I do have the older generation though (they redesigned them in 2020 IIRC), so its possible they have changed.
I've only "tested" them a few times, but so far, no problems. But if I was doing propper DH/lift access stuff, I may want something a bit beefier. But for the normal trails we have around here (PNW, so mostly "all mountain/enduro" types of riding), they seem perfect.
Better some lightweight than nothing
Although 40 years of rolled shoulders gave me plenty of arthritis which, according to a neurosurgeon, saved my back when I went out the front door and cracked a couple of vertebrate.
Yes, a cameblack Hal full with water and a lightweight down sweater provided better protection than most certified spine protectors in a test by a German bike magazine a few years ago.
In German, and it costs €2 for the pdf, or the entire magazine issue [9/18] is about $5 in the Apple app.
The last 5 years or so, all my tumbles have been at the moments least expected. Not while racing enduro, riding parks, racing XC, or going flat out on the local trails - heck, not even at 70km/h gravel downhill with curly bars, or alpine downhill on my fatbike. It's been while commuting with my brain idling, or on the way back from the trails chatting with my mates.
The faster I go, the safer I am, no matter what type of riding it is. Simply because concentration, and knowing where my limits are.
Commuting with a full DH kit is an option.
I disagree. Man can speak and he can build/innovate within an economy. Other animals cannot do that. By this very nature we do hold a privileged position. I agree that Man himself is inherently flawed but that does not mean that the concept of intelligent design is flawed.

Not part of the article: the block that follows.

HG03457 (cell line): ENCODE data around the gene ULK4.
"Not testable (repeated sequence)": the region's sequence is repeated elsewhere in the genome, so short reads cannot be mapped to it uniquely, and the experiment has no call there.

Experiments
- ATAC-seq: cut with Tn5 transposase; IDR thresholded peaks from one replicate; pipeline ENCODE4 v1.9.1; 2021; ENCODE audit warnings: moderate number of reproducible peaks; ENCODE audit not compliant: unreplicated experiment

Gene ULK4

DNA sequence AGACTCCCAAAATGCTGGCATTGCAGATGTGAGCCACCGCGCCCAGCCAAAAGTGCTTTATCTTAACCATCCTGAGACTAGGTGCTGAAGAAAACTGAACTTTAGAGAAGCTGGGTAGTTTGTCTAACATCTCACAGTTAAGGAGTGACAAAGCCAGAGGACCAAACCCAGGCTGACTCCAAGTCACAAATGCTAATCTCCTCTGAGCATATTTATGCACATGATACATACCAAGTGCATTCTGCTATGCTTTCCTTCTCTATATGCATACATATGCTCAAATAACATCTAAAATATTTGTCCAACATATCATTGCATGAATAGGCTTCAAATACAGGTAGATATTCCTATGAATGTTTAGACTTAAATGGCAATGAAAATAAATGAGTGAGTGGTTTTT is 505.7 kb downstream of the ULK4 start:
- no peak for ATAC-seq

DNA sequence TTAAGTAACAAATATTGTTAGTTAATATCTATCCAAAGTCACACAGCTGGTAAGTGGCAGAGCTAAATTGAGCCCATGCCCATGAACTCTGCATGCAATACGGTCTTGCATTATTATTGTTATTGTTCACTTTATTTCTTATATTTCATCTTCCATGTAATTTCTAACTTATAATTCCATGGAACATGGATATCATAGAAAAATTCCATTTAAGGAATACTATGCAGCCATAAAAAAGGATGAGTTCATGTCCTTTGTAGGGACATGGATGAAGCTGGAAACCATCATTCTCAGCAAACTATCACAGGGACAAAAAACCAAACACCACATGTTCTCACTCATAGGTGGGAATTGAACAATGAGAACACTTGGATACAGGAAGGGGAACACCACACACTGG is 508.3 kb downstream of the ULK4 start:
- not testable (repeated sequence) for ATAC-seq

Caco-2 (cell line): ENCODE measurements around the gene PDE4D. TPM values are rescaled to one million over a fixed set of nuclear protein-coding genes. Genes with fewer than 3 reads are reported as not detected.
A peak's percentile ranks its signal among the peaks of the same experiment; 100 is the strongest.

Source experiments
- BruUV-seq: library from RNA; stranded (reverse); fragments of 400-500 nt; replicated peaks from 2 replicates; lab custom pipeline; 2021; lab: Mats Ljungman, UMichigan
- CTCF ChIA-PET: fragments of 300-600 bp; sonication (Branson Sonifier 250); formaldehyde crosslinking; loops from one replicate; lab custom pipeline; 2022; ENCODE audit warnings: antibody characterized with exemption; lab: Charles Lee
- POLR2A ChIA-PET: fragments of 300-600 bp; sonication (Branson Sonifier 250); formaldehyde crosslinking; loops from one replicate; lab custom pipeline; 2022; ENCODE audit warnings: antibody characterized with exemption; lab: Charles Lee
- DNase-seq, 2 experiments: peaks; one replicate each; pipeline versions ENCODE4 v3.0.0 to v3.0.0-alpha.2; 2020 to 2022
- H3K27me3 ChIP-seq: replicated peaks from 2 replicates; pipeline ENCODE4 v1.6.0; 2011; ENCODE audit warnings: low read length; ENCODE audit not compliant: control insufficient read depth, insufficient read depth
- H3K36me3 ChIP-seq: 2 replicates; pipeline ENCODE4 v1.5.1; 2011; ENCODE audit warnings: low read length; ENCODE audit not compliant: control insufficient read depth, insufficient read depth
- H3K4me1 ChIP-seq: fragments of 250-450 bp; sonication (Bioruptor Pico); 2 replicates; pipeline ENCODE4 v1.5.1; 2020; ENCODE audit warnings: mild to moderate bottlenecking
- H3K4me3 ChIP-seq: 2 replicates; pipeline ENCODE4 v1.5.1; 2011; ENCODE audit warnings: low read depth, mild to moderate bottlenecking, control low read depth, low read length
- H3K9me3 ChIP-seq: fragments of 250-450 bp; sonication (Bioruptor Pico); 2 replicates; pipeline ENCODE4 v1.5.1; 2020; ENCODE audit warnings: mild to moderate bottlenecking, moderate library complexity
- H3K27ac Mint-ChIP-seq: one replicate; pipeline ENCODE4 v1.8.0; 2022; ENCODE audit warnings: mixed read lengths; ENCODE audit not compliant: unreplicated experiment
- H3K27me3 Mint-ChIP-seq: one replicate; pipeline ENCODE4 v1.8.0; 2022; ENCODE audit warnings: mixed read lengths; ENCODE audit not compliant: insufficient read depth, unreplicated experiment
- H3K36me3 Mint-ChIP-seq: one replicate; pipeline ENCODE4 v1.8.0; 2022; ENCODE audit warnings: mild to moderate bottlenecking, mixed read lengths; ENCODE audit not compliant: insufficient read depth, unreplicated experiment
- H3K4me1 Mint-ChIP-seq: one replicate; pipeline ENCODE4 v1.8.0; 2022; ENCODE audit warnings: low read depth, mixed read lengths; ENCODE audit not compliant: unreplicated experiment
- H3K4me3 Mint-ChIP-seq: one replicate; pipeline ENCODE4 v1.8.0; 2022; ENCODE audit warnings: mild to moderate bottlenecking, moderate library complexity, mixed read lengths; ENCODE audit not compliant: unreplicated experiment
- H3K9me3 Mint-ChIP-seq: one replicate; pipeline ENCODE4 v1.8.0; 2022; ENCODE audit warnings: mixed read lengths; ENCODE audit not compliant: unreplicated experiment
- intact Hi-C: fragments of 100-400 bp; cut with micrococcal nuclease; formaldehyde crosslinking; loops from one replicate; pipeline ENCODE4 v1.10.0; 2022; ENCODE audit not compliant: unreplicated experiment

I certainly do not think non whites are subhuman but rather that all men (including women) are equal before God.
park riding - use to ride without chest protection, last year bar punch my rib cage - now I have leatt (Moto I believe d3 west )
however heaviest injuries like broken leg and shoulder that happened to me, no protection could prevent or even reduce impact;
googles are super Important with FF helmet especially in park/dh, friend of mine had face surgery after crash if ff and glasses;
Unfortunately, it is unlikely that backprotectors (in shirts, vests or backpacks) provide much protection against them.
After all, most spinal cord injuries, you are talking about bending or rotating of the spine. Think pile driving into the ground, or ‘scorpioning’. Back protectors only protect agains impacts to the spine, like landing on a pointy rock.
So I definitely wear them, but I am aware they won’t prevent many of the serious injuries.
That’s where neck braces can add some protection.
First major crash in about 8 years of hard DH, and it was right when I was questioning why I was wearing 10x the gear everyone else had.
High top shoes to protect a rebuilt ankle, thigh to ankle hard leg protection, always full face, armored gloves, and now a Leatt compression vest as it has hard flank plates along with their armored short with hip & tailbone padding.
Nothing quite like blinding pain and a long ride down/drive home to make you step up your gear. I still have nerve damage & swelling 2 years later.
In my younger days I literally got stitched up & back on the mountain so I wouldn't waste the full day lift ticket..
Leatt 3.5 $250.
Still a lot of money, but compared to bikes, lift tickets, let alone medical services, it’s not the biggest ticket item.